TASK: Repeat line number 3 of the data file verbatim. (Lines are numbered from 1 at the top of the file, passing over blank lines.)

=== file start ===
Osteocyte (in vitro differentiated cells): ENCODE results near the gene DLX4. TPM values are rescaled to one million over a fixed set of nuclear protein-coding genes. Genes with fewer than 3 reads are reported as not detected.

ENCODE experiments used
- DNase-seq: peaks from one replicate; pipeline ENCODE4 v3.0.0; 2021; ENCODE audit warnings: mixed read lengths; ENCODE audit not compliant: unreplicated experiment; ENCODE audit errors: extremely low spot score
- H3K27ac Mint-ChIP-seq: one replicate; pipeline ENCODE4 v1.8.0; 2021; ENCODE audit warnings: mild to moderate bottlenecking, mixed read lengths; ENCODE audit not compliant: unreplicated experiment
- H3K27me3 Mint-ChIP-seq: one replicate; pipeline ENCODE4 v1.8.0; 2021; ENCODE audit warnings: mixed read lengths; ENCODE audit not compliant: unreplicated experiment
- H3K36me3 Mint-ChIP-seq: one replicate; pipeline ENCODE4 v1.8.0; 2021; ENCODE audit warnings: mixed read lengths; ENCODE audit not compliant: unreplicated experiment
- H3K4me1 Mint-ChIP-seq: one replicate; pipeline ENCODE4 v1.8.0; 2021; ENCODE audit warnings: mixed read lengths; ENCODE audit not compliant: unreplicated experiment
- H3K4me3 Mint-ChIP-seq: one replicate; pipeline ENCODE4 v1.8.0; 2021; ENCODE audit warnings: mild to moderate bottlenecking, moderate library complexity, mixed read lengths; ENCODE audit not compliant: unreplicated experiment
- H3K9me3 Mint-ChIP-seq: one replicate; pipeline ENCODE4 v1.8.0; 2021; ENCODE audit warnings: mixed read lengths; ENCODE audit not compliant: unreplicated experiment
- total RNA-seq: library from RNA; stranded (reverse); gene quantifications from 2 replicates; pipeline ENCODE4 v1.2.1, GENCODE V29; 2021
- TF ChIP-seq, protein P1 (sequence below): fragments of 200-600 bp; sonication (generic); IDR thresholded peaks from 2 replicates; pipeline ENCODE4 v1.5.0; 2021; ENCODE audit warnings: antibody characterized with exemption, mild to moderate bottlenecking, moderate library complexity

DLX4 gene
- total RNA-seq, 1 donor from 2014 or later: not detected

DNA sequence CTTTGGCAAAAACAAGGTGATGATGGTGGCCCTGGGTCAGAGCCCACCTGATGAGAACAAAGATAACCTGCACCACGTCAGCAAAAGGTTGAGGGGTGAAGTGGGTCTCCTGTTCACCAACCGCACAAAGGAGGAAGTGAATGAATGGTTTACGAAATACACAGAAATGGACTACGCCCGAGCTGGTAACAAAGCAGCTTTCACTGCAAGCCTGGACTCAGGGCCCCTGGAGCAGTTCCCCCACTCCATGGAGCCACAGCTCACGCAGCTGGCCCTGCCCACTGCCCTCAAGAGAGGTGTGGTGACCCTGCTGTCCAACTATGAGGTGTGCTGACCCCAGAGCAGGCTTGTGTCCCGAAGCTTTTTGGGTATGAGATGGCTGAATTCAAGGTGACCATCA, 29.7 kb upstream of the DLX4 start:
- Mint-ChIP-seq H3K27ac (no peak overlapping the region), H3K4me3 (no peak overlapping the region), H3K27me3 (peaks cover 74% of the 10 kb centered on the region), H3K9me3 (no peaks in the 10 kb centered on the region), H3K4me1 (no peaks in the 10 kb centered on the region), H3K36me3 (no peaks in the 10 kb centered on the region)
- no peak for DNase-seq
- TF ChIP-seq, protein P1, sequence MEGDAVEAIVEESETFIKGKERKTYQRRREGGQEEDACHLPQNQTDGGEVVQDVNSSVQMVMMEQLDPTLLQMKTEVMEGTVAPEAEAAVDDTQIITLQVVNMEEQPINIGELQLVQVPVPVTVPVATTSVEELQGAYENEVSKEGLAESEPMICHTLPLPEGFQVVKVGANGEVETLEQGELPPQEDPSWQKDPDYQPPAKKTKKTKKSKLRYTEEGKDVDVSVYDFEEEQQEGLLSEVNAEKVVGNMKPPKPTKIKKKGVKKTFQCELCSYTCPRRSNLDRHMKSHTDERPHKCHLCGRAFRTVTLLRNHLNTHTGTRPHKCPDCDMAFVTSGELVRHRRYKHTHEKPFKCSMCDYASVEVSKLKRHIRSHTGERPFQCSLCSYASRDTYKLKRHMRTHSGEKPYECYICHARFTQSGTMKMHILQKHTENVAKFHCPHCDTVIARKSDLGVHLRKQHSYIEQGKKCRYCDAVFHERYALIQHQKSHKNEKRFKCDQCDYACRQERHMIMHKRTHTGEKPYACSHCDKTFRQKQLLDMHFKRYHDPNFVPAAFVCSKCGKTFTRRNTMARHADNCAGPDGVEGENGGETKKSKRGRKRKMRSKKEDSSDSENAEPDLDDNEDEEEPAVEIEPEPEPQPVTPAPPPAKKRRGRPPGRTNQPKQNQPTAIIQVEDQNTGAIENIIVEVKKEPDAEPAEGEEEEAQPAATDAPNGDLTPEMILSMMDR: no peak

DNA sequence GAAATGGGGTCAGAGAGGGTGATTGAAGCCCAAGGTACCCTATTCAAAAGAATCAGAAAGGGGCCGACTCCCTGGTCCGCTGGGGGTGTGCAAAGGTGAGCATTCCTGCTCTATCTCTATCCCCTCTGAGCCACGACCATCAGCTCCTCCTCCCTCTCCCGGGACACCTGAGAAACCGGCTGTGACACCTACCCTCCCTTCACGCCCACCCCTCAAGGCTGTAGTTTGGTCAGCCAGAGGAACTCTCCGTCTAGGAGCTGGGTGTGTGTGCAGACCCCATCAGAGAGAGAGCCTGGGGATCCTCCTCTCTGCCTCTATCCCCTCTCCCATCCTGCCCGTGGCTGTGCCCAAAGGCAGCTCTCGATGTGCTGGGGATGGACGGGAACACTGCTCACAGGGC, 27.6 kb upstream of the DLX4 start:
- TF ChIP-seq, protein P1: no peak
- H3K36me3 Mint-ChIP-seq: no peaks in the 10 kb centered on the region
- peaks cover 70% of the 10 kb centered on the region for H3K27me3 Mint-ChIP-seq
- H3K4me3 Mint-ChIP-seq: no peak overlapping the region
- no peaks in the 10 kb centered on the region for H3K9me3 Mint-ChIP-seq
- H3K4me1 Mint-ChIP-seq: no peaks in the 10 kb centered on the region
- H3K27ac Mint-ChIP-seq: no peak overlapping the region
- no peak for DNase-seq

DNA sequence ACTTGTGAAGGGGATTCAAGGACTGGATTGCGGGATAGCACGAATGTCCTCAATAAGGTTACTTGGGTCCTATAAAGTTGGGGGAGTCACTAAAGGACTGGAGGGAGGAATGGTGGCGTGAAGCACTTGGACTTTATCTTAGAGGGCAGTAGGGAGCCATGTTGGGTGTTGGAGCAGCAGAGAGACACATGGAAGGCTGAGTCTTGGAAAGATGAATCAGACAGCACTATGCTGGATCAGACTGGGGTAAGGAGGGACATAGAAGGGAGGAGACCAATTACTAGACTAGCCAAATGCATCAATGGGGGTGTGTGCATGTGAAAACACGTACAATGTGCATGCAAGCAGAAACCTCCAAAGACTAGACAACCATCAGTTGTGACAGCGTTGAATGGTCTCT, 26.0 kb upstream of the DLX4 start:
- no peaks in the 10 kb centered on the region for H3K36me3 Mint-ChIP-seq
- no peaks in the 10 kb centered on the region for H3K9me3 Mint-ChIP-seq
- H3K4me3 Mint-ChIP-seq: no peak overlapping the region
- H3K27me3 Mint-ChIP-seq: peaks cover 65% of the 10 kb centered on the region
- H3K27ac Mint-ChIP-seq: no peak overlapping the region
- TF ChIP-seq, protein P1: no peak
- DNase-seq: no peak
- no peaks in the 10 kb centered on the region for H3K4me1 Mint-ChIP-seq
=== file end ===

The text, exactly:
- DNase-seq: peaks from one replicate; pipeline ENCODE4 v3.0.0; 2021; ENCODE audit warnings: mixed read lengths; ENCODE audit not compliant: unreplicated experiment; ENCODE audit errors: extremely low spot score